Small Mudroom Ideas

Written by benna crawford
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Small Mudroom Ideas
Sometimes there's not enough room in the mudroom. (schue image by Dron from

A mudroom is salvation, particularly if you live in a four-season climate with months of snow, mud and rain that you don't want brought inside. But when the mudroom lacks the desired capacity, you have to get creative. A cluttered entryway will spill over into the rest of the house. A blocked doorway is very inauspicious, not to mention inconvenient and irritating. Expand your too-small mudroom with clever use of furniture and fixtures.

Double Up

Everything should function as storage in a tiny mudroom. Use a single piece of furniture as an all-purpose room definer, with a bench for sitting and lacing sneakers and cubbies below to stash those sneakers when you come home. Inside the bench is room for some out-of-season badminton rackets or ice skates. Behind the bench hang a mirror. Shelves as high as the ceiling can store hats and gloves on lower shelves and seldom-needed items up high. Install a line of hooks below the mirror to hang jackets and coats. Tuck and umbrella stand in the corner and, if there's room, more hooks for backpacks and reusable shopping bags and a basket for keys. All-in-one pieces for an entry or mudroom can sometimes be found in country antique stores, on Internet sale sites or in furniture catalogues.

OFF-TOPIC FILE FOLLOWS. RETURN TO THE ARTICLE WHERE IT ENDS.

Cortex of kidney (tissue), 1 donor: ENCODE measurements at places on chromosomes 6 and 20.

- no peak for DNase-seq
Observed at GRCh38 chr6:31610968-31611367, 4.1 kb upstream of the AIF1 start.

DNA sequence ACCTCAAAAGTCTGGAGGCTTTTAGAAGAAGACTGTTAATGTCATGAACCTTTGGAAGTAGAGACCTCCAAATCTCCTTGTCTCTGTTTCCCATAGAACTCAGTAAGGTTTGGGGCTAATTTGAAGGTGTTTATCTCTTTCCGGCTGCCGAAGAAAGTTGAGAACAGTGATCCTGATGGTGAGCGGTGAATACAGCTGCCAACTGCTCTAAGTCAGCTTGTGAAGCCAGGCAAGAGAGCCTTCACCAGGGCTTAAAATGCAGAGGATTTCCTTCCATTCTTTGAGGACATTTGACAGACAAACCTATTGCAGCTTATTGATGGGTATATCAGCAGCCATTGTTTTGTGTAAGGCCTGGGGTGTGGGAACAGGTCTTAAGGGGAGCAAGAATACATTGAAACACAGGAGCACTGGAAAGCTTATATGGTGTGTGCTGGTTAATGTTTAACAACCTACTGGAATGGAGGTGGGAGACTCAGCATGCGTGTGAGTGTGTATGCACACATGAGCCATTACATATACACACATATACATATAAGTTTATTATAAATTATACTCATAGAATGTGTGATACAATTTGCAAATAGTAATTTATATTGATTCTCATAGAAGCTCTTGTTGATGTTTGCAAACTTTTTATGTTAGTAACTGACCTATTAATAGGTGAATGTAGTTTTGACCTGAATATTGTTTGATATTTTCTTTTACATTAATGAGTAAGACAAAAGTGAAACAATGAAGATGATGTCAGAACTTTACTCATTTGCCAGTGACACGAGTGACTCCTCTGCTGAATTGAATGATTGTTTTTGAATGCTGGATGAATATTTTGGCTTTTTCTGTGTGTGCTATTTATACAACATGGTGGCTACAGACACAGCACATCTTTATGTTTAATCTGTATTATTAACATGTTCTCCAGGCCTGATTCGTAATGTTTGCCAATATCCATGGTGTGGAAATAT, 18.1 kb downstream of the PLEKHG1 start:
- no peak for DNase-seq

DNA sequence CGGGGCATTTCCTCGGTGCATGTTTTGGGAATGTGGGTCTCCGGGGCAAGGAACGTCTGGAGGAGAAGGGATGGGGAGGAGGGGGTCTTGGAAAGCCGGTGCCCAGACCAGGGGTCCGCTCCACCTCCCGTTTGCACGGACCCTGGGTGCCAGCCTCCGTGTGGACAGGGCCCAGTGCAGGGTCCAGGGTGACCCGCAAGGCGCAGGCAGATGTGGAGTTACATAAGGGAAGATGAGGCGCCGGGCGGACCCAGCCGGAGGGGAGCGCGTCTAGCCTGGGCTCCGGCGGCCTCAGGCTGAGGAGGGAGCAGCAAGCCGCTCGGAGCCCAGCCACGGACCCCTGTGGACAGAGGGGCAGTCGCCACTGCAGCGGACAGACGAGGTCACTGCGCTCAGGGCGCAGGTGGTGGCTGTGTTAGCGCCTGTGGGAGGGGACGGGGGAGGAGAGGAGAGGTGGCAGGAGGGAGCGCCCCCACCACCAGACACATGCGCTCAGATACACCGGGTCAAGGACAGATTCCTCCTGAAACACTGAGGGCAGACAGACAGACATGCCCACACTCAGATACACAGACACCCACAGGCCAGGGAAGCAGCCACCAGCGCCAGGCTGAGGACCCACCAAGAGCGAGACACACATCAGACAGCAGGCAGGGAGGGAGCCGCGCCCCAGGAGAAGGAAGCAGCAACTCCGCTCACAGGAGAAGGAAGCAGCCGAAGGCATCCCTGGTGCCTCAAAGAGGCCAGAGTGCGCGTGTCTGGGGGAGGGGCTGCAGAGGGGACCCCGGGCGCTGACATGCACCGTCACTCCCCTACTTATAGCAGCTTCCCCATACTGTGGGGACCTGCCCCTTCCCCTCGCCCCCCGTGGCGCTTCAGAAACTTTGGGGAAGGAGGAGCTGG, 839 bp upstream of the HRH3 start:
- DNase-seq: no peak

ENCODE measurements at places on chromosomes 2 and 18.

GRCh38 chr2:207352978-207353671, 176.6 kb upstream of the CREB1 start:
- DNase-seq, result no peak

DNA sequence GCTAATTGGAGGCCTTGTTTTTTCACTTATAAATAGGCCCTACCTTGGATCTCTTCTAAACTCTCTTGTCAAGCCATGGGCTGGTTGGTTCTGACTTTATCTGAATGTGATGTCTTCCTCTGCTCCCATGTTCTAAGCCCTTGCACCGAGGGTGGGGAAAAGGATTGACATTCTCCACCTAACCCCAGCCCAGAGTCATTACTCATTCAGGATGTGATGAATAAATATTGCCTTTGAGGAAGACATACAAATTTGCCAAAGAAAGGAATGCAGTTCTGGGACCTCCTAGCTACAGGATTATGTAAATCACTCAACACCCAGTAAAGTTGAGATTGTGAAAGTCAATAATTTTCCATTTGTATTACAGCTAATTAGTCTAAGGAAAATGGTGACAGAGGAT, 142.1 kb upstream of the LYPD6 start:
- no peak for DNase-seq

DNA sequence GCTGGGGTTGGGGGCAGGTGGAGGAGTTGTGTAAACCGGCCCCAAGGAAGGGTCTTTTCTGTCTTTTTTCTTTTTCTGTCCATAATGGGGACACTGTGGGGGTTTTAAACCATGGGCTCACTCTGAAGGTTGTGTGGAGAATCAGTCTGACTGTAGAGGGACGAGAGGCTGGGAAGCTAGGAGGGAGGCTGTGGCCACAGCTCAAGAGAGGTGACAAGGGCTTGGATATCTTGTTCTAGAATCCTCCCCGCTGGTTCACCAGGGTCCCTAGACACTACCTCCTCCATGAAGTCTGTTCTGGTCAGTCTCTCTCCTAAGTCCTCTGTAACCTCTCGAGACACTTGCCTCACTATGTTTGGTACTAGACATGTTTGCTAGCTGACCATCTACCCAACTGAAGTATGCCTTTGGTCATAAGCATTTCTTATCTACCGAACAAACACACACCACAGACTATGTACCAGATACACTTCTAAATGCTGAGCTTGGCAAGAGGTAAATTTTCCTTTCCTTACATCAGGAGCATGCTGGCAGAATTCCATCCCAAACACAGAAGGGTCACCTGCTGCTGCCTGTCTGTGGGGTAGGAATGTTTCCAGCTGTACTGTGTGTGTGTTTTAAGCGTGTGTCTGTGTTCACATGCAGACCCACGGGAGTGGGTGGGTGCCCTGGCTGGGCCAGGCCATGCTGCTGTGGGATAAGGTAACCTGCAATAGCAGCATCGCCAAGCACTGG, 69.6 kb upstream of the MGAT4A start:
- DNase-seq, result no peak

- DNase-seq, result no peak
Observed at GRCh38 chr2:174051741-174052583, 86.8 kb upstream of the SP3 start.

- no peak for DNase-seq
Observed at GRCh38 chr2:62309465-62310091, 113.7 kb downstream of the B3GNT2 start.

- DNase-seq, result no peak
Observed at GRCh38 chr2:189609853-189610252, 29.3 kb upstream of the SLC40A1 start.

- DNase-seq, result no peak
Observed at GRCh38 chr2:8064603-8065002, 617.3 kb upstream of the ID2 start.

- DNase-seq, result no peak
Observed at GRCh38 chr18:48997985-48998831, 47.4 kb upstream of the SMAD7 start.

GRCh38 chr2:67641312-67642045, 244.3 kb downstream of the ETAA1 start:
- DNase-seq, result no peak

School? Factory? Or mudroom?

Use a row of old school or industrial lockers for mudroom storage. If there's space, dedicate one to each member of the family for keeping track of personal gear. Wire baskets on top of the lockers can hold sports equipment. A wheeled stool or a lightweight bench is useful for taking off muddy boots. You can "stretch" the too-small mudroom a bit---especially if you have an entry overhang or small porch---by placing floor mats outside and inside the exterior door. Keep a boot brush outside for cleaning off mud, leaves and dirt. Boots can be removed outside the door; hang coats and umbrellas inside.

From the bakery to the mudroom

Shift a shallow wire kitchen rack from pantry to the back door and you get an instant mudroom. Use the wire shelves for boots and shoes. Use "S" hooks on the sides and ends of shelves to hang jackets and shopping bags. Put milk crates or wire crates on the top of the baker's rack to hold hats and gloves or balls and frisbees. If the rack is on wheels, clean-up in the mudroom becomes a breeze. And if it is a tall rack, you can squeeze more stuff in less space. A wire mesh wastebasket makes a good umbrella stand with this look. Big box stores often sell rubber entry mats that look like river stones in shades of grey. They can help keep dirt off the floor.

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